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In a free market, with no skills

For years we’ve heard: “We’re number one.”

Americans have touted our superiority, real and imagined, and we had any number of reasons to do so, in particular during the middle of the last century. Our success in many areas was undeniable: business, the military, science, research and development, arts, education.

Now, the cry echoes somewhat hollow. True, a military on which we spend nearly 5 percent of our gross national product, and more than the next nine top-spending nations combined, remains unmatched in the world. But what about many of the other categories?

Science? Do we lead the field these days? Barely. Many countries are gaining ground.

Technological innovation? We still lead the pack, but by how much, compared to the advantage we had 20 years ago?

Education? Not at all.

Check reliable indicators of educational accomplishment of youngsters in grades K-12 worldwide and the picture is grim. Where once we claimed a public education system with no equal, our students now lag by comparison to many.

Where we excel is popular culture. American pop culture has swamped the world with products reflective of a self-indulgent mindset, of a celebrity culture dominated by what is too often common and mundane.

What our culture and our education system now produce better than any in the world is self-esteem. Youngsters who make their way through our public education system trump the rest of the world’s youth in self-esteem. Skills? Maybe not. A profound sense of self-worth and entitlement? You bet.

Ours is increasingly a culture of narcissistic indulgence. People pass through life locked in cocoons — cell phones glued to ears, engaged in audible and meaningless public conversations. Earphones shut out the rest of the world. People are fascinated by what appears on their computer screens, bombarded by small doses of often-flimsy information. A fascination with celebrity and stardom grips our culture — more and more youngsters, with the encouragement of parents and adult mentors, are motivated by a desire to perform, to be a star rather than a physicist or chemist.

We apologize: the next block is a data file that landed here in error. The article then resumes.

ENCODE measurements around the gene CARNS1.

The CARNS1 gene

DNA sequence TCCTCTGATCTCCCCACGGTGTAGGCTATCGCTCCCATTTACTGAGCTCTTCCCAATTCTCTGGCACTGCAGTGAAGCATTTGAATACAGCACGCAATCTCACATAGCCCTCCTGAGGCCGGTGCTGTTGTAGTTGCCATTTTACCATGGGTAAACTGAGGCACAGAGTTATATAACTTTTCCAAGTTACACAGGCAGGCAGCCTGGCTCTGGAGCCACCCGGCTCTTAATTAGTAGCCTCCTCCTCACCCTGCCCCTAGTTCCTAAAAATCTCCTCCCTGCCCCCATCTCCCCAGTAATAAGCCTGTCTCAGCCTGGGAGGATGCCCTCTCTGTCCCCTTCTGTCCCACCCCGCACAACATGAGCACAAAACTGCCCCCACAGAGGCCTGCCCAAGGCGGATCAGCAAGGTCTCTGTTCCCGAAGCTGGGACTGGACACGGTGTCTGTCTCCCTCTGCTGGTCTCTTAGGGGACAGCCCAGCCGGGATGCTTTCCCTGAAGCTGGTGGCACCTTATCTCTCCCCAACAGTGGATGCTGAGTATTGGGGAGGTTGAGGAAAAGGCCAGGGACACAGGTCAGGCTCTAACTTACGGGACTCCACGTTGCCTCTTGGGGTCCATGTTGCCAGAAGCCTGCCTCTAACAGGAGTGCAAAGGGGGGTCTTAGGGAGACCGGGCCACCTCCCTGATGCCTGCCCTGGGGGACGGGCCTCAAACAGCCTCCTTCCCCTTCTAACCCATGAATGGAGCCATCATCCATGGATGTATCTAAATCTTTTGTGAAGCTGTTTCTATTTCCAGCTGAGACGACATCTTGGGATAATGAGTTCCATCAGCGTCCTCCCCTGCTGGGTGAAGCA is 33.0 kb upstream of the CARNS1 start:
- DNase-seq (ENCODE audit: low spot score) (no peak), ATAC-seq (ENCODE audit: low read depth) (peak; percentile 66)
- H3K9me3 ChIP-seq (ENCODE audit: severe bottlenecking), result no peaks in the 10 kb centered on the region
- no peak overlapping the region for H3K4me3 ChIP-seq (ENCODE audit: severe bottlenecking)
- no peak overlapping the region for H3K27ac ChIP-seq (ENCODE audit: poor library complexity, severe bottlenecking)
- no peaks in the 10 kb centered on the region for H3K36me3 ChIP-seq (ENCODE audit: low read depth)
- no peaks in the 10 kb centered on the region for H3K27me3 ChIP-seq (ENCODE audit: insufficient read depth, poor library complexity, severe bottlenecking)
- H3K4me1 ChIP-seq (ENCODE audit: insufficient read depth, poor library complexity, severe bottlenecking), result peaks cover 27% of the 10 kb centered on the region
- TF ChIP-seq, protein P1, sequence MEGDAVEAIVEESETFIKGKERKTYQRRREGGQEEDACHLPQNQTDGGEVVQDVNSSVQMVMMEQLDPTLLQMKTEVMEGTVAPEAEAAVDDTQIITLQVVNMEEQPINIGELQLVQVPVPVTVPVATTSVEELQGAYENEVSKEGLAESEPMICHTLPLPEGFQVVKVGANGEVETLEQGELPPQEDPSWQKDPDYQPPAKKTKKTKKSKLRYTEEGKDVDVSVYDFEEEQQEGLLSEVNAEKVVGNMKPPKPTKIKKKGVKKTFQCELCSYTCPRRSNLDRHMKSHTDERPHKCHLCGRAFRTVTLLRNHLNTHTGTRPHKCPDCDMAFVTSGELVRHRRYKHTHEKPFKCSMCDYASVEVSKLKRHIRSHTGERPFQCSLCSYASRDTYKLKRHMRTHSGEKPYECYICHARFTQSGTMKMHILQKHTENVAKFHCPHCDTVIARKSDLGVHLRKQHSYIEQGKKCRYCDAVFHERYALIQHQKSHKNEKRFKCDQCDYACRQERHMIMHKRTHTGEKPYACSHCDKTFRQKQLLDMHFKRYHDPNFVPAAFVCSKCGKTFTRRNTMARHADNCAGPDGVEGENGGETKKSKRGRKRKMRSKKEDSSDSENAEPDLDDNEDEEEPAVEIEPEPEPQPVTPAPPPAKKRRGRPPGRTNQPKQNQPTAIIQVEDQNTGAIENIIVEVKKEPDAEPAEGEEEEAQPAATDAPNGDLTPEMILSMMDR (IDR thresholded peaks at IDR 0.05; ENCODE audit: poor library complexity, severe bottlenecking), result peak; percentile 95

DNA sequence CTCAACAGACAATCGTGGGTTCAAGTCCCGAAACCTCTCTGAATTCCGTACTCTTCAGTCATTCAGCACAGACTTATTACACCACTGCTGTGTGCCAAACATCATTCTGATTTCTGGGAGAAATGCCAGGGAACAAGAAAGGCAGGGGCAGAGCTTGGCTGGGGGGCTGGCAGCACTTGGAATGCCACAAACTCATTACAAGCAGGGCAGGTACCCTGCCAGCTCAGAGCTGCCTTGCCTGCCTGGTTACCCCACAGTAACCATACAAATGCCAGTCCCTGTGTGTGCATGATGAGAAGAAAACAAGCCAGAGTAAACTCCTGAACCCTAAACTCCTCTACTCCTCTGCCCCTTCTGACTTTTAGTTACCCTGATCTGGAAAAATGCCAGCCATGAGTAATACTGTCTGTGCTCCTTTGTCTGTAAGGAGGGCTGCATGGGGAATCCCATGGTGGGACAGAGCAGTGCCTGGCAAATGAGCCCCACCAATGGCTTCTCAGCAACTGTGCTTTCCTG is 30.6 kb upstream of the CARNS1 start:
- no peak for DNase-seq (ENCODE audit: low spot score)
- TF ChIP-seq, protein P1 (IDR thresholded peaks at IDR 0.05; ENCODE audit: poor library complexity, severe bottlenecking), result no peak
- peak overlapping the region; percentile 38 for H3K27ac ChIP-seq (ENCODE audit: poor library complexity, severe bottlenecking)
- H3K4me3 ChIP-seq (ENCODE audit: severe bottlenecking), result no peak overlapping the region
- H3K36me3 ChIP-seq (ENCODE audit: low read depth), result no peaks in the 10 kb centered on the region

And all the while, in ascendant cultures, students are doing what? Studying science, math, business? At a high level?

While those we elect to oversee public education systems are bogged down by mandates produced by politicians hungry for votes, educational funding is cut year after year, and many officials spend time patting their own backs and lauding every frivolous or vacuous “accomplishment” of students. While this happens, average youngsters in this country fall farther behind. American corporations outsource jobs, and not just low-wage jobs. They outsource important work these days to engineers, researchers and others as intellectual resources elsewhere eclipse our own.

We hear jabber about the importance of a “free market,” but rarely do we hear advocates of this system make the connection between a superb education and success in that market. If the market is free, who stands the best chance of success? The kid with self-esteem and superficial skills, or the youngster who did two hours of homework every night and studied in a system with high standards and expectations — absent parental interference?

We are consumed these days thinking about our national debt and we show an unwillingness to sacrifice anything to make up ground. Are we missing something important? Something, in fact, more important than debt and the partisan nonsense that dominates the dialogue about our country and its future.

Are we ignoring the importance of education, of real reform of a system that is not giving youngsters the skills they need to be number one?

Karl Isberg

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